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From the staff of the Tampa Bay Times

Legislation mandating policies for officer-worn body cameras goes to Gov. Rick Scott's desk

 In May 2015, Miami Beach Police Sgt. Alex Bello shows a body camera for officers to use on a patrol simulating a traffic stop.

Walter Michot / Miami Herald

In May 2015, Miami Beach Police Sgt. Alex Bello shows a body camera for officers to use on a patrol simulating a traffic stop.

7

March

Legislation that requires Florida law enforcement agencies to have policies for using body cameras is on its way to Republican Gov. Rick Scott, after clearing the Florida Senate on Monday.

Senators voted 37-0 to send HB 93 to Scott’s desk. It also unanimously passed the House last week.

The legislation does not require Florida’s more than 300 police agencies to use body cameras — only to have regulations and proper training protocols in place if they do use the devices.

It builds on a law passed last year that exempts certain body-camera footage from being disclosed under Florida’s public records law.

“This bill gives us that opportunity to go further to make sure that we are providing transparency to our citizens but also give accountability to our law enforcement,” said Rep. Alan Williams, D-Tallahassee, who sponsored the bill with Broward County Democrats Rep. Shevrin Jones, of West Park, and Sen. Chris Smith, of Fort Lauderdale.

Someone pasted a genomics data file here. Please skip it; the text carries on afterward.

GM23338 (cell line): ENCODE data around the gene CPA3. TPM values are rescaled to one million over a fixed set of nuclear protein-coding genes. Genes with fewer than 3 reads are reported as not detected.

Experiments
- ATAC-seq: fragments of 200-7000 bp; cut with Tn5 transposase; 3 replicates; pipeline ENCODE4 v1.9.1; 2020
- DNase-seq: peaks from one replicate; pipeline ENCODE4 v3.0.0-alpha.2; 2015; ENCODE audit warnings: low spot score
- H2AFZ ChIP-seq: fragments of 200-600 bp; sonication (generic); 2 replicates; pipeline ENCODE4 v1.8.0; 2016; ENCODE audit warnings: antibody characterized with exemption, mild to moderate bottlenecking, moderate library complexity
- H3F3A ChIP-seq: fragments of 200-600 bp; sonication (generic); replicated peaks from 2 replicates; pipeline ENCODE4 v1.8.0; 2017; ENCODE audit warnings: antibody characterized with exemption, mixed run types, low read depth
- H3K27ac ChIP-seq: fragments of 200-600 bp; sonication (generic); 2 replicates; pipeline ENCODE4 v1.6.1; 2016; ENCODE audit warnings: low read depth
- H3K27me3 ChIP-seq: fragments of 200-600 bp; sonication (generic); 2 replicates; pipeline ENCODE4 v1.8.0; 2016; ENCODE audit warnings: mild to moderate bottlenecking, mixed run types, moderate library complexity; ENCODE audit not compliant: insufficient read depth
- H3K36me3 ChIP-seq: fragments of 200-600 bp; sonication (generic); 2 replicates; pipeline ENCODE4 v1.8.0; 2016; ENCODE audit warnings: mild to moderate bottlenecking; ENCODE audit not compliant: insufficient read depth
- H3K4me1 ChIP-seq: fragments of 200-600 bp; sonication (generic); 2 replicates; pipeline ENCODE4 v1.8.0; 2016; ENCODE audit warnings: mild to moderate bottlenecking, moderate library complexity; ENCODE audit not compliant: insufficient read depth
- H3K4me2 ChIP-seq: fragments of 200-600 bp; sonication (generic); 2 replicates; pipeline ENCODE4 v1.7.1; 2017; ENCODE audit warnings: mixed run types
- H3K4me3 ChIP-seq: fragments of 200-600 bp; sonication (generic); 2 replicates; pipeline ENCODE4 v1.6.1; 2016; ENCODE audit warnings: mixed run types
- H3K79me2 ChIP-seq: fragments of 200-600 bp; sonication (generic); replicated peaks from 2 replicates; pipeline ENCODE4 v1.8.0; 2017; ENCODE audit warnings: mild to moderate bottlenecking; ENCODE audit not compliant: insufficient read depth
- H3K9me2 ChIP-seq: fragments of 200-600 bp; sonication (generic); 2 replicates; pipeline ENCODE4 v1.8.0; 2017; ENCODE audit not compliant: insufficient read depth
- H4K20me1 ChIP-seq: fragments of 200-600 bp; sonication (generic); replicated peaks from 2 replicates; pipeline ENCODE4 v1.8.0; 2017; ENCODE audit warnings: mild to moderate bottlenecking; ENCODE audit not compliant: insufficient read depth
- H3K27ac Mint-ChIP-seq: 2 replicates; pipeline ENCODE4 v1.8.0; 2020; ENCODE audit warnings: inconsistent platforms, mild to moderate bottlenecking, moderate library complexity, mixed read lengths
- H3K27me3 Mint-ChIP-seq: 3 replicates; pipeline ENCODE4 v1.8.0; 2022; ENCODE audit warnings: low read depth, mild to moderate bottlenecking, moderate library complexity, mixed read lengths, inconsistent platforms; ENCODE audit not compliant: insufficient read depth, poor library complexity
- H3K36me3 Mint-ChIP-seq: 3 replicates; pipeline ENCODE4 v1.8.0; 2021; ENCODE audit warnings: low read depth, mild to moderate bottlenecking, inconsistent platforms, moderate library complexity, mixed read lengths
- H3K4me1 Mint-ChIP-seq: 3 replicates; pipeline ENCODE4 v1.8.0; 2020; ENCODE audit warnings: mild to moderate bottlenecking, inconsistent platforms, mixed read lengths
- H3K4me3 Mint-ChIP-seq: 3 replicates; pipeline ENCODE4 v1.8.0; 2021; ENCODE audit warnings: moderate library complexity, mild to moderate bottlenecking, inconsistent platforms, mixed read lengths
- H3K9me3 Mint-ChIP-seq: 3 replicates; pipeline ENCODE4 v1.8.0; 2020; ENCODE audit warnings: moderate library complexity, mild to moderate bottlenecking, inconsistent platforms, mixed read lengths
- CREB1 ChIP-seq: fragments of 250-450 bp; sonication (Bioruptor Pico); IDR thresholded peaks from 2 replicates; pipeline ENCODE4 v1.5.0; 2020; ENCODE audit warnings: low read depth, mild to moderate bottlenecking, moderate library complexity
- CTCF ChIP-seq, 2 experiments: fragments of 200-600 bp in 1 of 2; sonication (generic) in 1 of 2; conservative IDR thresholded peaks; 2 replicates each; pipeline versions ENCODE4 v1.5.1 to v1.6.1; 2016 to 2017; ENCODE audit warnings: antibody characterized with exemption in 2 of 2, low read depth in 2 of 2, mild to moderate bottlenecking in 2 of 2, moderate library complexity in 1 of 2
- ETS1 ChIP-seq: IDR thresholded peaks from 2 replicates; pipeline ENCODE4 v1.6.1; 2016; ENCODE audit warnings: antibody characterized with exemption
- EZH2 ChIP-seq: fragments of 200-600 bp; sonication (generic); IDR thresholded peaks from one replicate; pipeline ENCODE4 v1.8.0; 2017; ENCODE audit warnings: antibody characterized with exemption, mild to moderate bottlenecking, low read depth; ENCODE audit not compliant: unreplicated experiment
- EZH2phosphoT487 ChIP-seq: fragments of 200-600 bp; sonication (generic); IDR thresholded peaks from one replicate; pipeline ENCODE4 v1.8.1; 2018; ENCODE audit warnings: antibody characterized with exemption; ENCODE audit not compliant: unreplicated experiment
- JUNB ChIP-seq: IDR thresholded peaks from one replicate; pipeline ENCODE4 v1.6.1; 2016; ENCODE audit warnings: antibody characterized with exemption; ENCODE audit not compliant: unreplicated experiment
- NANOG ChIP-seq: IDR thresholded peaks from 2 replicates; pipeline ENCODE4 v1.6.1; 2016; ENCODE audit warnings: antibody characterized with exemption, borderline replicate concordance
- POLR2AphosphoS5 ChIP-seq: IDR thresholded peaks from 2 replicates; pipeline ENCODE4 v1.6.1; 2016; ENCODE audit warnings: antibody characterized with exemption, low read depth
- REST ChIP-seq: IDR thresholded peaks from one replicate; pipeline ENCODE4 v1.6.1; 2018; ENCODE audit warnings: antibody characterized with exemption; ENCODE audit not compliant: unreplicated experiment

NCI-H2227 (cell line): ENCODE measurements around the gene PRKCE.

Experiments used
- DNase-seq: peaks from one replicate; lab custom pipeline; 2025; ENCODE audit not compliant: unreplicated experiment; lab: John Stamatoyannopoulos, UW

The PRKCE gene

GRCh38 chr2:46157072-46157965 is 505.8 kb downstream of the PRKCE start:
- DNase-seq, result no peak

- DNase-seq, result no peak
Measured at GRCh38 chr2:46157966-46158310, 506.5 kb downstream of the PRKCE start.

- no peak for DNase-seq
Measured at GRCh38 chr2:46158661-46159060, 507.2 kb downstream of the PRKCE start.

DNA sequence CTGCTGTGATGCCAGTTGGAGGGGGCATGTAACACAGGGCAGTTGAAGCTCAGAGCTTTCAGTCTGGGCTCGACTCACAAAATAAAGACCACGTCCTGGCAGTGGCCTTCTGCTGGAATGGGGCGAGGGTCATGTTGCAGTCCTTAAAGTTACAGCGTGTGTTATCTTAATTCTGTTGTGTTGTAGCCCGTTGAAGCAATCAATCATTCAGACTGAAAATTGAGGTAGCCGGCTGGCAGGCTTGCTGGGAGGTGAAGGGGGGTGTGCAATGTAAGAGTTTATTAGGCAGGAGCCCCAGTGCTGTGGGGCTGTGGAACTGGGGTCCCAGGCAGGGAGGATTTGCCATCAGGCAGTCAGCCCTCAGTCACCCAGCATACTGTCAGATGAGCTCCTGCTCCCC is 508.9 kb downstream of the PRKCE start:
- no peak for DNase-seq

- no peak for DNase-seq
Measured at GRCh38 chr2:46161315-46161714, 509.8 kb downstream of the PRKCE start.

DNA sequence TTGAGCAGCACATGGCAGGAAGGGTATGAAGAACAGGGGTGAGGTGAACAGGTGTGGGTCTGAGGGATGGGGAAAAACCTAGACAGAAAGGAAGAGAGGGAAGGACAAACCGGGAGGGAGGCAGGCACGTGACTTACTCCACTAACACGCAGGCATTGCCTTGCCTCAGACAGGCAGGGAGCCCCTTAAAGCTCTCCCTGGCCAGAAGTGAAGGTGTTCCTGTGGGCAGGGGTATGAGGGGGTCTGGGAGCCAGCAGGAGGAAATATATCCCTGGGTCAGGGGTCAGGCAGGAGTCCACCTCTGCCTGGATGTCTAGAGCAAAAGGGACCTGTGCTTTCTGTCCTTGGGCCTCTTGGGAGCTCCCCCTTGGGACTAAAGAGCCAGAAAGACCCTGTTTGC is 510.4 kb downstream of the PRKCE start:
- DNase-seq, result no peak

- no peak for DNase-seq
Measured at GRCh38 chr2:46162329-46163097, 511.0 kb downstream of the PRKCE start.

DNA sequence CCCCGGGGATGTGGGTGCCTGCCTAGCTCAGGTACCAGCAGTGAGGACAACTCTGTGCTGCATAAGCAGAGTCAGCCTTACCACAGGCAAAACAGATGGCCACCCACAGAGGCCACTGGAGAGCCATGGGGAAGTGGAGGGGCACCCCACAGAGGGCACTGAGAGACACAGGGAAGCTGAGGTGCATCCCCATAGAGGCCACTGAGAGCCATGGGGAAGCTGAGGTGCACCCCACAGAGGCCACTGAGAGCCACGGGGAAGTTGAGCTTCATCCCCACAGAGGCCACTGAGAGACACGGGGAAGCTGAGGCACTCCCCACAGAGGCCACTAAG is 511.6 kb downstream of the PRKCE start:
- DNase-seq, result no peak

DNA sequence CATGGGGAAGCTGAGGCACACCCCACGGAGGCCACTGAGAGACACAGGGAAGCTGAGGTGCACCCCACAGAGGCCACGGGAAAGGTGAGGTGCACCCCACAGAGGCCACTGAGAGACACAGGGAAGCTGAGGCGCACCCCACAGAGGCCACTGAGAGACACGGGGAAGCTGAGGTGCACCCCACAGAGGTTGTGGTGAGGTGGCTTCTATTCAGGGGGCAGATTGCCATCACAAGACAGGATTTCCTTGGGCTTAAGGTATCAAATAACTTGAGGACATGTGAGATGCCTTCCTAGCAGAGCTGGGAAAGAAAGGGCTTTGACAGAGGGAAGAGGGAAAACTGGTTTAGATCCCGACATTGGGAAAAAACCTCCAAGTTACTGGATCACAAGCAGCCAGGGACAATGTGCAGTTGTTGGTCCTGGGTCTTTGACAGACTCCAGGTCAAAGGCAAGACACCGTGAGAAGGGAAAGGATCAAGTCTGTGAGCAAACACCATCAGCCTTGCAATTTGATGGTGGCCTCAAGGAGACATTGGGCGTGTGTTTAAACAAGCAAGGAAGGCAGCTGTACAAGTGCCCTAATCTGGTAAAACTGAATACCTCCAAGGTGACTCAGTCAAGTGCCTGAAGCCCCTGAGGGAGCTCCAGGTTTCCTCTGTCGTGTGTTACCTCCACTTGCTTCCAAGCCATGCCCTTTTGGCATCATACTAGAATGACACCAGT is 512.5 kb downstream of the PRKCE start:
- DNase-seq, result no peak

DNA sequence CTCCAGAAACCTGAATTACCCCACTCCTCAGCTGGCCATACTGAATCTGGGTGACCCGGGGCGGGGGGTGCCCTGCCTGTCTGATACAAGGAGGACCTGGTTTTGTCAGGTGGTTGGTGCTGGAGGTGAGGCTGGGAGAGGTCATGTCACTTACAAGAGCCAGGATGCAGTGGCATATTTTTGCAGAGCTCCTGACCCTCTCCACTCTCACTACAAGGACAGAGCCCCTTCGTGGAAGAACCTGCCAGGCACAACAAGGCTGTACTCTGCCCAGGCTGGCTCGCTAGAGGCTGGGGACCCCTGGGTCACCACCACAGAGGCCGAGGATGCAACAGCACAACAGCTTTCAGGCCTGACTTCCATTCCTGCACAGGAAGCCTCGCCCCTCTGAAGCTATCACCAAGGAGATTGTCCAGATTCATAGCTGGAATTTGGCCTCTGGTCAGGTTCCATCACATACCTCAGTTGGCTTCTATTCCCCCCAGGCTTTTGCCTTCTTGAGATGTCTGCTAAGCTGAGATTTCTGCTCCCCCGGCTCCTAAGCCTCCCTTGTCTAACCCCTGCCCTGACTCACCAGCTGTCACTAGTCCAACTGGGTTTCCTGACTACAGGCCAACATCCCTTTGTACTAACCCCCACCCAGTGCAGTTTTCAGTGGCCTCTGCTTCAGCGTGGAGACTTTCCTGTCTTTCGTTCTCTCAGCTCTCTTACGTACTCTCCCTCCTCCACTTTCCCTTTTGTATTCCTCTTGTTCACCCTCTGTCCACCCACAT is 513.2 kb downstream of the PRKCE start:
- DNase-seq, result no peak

“We don’t want the bad cops to give the good cops a black eye,” Williams said.

Officer-worn body cameras have become a more common tool to document law enforcement interactions with the public — most notably, instances of police misconduct.

Smith said the bill should help “get rid of a lot of the speculation when it comes to law enforcement incidents.”

As of October, 18 police agencies in Florida — including Miami and Miami Beach — used body cameras and another 10 were operating pilot programs.

Tampa police have had 60 of 1,000 officers wearing cameras as part of a University of South Florida study and recently released a montage of video clips showing the officers’ side of interactions with uncooperative people.

HB 93 has support from the family of Corey Jones, who was shot and killed in October by a Palm Beach Gardens police officer following an encounter after Jones’ car broke down on an I-95 ramp.

Had this legislation been law at the time, though, it wouldn’t have helped investigators in the Jones case because Palm Beach Gardens didn’t use body cameras. The city authorized spending in January to equip its officers with the devices.

[Last modified: Monday, March 7, 2016 1:04pm]

    

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